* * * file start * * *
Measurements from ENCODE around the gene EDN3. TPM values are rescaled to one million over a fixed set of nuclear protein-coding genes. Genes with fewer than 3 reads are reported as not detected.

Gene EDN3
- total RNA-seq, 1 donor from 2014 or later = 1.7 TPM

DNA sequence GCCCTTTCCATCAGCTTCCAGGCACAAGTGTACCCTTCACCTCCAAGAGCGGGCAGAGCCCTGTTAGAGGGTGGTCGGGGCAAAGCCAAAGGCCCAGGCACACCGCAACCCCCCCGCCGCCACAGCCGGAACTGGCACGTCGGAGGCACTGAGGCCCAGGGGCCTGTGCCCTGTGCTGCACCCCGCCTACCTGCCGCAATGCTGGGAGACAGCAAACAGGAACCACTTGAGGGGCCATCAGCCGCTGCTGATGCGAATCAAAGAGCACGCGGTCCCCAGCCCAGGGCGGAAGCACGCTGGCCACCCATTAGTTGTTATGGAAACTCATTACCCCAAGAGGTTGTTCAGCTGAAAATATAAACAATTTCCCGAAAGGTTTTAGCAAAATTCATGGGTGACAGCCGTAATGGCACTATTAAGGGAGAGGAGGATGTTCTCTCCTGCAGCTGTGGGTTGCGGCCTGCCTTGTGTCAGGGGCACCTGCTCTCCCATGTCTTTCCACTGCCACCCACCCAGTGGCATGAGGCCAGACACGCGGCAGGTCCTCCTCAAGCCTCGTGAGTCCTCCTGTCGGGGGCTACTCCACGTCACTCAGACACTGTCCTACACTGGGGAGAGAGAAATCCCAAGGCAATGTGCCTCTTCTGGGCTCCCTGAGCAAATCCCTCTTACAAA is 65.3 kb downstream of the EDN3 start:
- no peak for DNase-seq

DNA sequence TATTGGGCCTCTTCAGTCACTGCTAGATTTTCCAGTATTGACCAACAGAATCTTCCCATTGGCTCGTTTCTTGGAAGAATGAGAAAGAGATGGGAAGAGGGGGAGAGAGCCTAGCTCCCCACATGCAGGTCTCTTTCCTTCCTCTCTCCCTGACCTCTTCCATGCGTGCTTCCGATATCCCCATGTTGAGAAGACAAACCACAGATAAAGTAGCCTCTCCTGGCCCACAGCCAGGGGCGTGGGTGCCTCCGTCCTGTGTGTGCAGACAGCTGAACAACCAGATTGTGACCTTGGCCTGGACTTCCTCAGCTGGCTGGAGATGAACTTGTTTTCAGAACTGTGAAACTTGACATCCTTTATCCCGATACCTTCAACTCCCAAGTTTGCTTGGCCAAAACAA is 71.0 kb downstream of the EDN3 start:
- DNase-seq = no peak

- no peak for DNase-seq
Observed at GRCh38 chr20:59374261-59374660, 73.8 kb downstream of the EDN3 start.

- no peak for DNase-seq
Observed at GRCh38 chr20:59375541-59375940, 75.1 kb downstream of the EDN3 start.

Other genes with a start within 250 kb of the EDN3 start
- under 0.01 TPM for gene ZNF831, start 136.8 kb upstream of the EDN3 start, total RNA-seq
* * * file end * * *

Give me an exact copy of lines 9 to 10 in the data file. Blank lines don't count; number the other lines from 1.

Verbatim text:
Observed at GRCh38 chr20:59374261-59374660, 73.8 kb downstream of the EDN3 start.

- no peak for DNase-seq